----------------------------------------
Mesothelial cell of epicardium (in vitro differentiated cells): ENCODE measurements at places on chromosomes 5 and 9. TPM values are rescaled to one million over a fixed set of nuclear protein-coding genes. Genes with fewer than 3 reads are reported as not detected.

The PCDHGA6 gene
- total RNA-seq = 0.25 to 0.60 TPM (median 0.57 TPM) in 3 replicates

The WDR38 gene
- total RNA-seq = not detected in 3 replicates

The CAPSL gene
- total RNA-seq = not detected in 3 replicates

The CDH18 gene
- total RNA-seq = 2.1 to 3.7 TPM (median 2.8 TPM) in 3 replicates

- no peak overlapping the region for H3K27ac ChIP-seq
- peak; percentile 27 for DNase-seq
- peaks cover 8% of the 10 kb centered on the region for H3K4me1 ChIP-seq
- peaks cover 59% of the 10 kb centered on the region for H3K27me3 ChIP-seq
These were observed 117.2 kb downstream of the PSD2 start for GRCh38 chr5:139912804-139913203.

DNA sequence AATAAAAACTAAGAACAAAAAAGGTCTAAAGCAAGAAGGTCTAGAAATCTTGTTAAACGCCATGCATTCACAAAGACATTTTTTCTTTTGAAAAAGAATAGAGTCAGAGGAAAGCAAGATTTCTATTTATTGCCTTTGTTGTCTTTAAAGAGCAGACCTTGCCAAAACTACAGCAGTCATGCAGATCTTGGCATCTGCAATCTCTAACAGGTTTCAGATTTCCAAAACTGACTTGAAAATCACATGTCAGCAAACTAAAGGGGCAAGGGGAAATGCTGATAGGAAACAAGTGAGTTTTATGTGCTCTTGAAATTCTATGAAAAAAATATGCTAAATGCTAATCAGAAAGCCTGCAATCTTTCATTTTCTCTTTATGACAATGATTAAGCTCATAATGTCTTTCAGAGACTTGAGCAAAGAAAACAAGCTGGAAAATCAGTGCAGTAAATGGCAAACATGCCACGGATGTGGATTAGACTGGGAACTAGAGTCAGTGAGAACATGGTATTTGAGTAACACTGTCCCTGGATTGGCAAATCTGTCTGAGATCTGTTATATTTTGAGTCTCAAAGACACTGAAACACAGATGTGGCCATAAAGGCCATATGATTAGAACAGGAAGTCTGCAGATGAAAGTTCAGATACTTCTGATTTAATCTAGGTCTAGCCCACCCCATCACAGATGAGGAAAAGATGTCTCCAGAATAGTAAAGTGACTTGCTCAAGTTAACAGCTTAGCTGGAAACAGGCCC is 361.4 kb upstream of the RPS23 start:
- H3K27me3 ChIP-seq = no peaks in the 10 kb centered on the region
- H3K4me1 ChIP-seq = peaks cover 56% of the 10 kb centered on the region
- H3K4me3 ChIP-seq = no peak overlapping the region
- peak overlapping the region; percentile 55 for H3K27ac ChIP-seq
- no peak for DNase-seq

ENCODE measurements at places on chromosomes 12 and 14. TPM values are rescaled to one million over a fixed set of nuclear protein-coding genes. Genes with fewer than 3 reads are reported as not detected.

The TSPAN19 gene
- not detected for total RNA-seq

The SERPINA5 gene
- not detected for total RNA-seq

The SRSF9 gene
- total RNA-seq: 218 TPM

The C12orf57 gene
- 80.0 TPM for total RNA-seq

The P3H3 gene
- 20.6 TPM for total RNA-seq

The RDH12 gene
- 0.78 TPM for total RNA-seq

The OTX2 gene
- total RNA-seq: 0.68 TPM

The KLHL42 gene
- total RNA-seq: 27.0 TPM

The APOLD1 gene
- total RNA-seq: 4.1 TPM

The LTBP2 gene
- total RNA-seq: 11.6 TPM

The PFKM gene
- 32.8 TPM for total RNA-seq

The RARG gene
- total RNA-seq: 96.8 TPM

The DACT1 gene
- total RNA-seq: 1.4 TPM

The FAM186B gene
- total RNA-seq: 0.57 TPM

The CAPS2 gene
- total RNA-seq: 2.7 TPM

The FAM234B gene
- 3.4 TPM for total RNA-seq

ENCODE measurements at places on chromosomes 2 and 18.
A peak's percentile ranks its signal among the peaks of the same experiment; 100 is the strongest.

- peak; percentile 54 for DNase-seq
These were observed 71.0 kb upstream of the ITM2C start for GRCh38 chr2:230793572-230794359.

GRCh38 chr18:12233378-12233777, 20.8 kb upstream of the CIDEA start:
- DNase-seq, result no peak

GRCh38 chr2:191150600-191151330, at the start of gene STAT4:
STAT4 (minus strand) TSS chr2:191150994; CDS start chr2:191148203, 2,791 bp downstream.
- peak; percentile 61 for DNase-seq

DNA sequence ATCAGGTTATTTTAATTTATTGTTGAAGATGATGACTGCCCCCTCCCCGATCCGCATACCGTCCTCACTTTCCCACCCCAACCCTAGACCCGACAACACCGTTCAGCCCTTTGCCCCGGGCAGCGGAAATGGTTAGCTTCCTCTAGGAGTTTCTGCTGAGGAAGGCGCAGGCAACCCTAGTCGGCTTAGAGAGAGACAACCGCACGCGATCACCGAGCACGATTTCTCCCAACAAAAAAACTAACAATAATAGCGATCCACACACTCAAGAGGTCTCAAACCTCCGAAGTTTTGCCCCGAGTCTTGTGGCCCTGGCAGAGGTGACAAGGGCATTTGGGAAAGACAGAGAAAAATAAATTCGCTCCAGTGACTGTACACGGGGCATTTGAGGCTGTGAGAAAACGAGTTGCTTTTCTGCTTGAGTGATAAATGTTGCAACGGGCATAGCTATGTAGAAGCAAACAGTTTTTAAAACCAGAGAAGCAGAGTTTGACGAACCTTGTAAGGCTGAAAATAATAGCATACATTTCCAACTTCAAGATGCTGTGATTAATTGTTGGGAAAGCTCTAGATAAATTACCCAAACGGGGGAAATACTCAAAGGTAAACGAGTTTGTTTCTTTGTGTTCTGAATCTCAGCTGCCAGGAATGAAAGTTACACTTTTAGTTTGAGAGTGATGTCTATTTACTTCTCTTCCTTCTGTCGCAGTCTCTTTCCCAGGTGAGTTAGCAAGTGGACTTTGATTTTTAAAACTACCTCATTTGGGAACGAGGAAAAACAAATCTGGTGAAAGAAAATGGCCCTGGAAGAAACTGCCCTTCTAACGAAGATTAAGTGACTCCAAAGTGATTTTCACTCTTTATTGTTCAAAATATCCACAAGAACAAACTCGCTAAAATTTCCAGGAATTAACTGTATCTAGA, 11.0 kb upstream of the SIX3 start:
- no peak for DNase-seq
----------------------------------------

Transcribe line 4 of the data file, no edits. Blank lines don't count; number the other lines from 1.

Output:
The WDR38 gene